The poll didn’t come out and specifically ask the ghost of Steve Jobs to design and market an electric car, but one can’t help but think the idea wasn’t far from their minds. After all, Apple has demonstrated tremendous success, largely by hanging back until someone comes up with a product, and then figuring out how to put their own colors on it and make it look cool (an Apple OS is basically Linux with a pretty skin, for instance).

The conclusion reached was that the electric car industry needs to create an EV with “mass appeal.” This seems so incredibly straightforward that I’m really not sure why they needed a panel of experts to reach this conclusion; consumers want range and low cost up front, as well as somewhere to charge their EVs when they’re not using them (according to a poll published not long ago). Once EV technology can meet those demands, sales are likely to improve.

Simple - Electric Car = Consumer Electronics?

Ernst & Young’s report also pointed out something rather clever, in the midst of stating the obvious; electric cars are one step closer to becoming a consumer appliance.

In Japan, they’re regarded as giant mobile batteries that could be equally useful in a disaster scenario or during wilderness camping (not that there’s much of that in Japan) when taken out of the context of a passenger vehicle.

time to create some different and positive associations in the public eye.

Friday, 24 February 2012

Facebook, Twitter Are Harder to Resist Than Cigarettes, Alcohol

Checking a Twitter, Facebook or email account for updates may be more tempting than alcohol and cigarettes, according to researchers who tried to measure how well people regulate their daily desires.
Researchers also found that while sleep and sex may be stronger urges than certain drug addictions, people are more likely to give in to their addiction to use social or other types of media.  

More than 200 participants ages 18 to 85 were given used Blackberry phones to gauge their willpower "in the wild" outside a laboratory in the study led by Asst. Prof. Wilhelm Hofmann of the University of the Chicago Booth School of Business.

Researchers messaged participants seven times a day over 14 hours for a week to ask participants if they were experiencing a desire at the moment or had experienced an urge within the last 30 minutes.  Researchers also asked participants the type of desires they felt, the strength, whether it conflicted with other desires and if they resisted or submitted to their urge

Thursday, 23 February 2012

We now have a QR code...

you may say "Who cares", but for me it was quite and achievement..

Mild Electrocution To Brain May Boost Spatial Memory

More shocking news!!!!

A mild electrical shock to the brain before learning a new task may enhance memory, researchers reported on Wednesday.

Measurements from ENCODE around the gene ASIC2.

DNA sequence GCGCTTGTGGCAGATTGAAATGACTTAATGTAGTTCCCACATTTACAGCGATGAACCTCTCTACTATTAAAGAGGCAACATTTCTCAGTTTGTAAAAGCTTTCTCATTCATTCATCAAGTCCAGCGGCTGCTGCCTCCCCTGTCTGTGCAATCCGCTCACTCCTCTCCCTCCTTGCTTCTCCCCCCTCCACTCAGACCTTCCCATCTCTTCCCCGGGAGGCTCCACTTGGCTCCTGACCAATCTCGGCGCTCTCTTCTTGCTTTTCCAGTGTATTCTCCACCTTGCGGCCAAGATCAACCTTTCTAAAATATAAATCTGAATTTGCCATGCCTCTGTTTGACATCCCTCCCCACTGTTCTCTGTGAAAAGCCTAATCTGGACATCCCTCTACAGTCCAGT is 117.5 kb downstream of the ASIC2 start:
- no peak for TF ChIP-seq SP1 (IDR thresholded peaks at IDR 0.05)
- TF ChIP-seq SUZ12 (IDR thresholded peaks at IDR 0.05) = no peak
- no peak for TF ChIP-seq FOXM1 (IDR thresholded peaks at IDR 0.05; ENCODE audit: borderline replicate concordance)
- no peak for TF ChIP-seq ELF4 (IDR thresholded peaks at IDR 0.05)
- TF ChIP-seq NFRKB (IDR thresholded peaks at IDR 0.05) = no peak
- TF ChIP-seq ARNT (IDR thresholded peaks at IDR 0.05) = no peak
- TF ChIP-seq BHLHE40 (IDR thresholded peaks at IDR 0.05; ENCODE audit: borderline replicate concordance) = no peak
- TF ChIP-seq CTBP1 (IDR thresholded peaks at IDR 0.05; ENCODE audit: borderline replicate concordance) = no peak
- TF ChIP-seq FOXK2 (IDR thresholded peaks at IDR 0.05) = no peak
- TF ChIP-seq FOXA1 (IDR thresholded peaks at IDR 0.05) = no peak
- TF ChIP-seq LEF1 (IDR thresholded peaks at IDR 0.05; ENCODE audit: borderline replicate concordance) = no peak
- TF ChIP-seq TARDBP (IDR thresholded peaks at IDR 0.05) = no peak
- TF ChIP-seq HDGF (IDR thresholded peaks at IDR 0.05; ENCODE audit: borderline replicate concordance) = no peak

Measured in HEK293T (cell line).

A team of neuroscientists demonstrated that electrical stimulation to a critical junction in the brain appeared to boost memory in a few patients with epilepsy, a surprising finding that have implications for Alzheimer’s disease treatment.

Dr. Itzhak Fried and his team from the University of California Los Angeles were initially researching the source of epileptic seizures in the brains of seven patients with electrodes that were implanted deep in their brain, and discovered that electrical stimulation to the entorhinal cortex with the embedded electrodes improved participants’ scores on a spatial memory task.

Researchers had the patients play a video game where participants had to drive people around in taxis to different shops in a virtual city, and tested whether stimulation of the entorhinal cortex or the hippocampus while participants were learning their way around the city improved their recollection.

“When we stimulated the nerve fibers in the patients’ entorhinal cortex during learning, they later recognized landmarks and navigated the routes more quickly,” said Fried. “They even learned to take shortcuts, reflecting improved spatial memory.

if you cant remember where you put your car keys, please do not put your fungers in the cigarette lighter socket though...

Wednesday, 22 February 2012

€1.1bn under-sea cable to connect England and Scotland

I am not sure of the logic behind this, just seems like hard work to run a cable in the sea when we are joined together...

While politicians talk of Scottish independence from England, a world-beating €1.1bn contract has today been announced to make the two countries even more interconnected.

The Western HVDC Link will be the first submarine grid interconnector ever that uses a high voltage direct current (HVDC), and is to join the Glasgow and Wirral areas along the bed of the Irish Sea. It is planned to be up and running by 2016.

No ordinary wire, this grid connection has two other claims to fame: it will be the longest 2,200MW capacity HVDC cable in the world, as well as the first to use a voltage level of 600kV (600,000 volts).
This will increase the link’s capacity and provide lower transmission losses.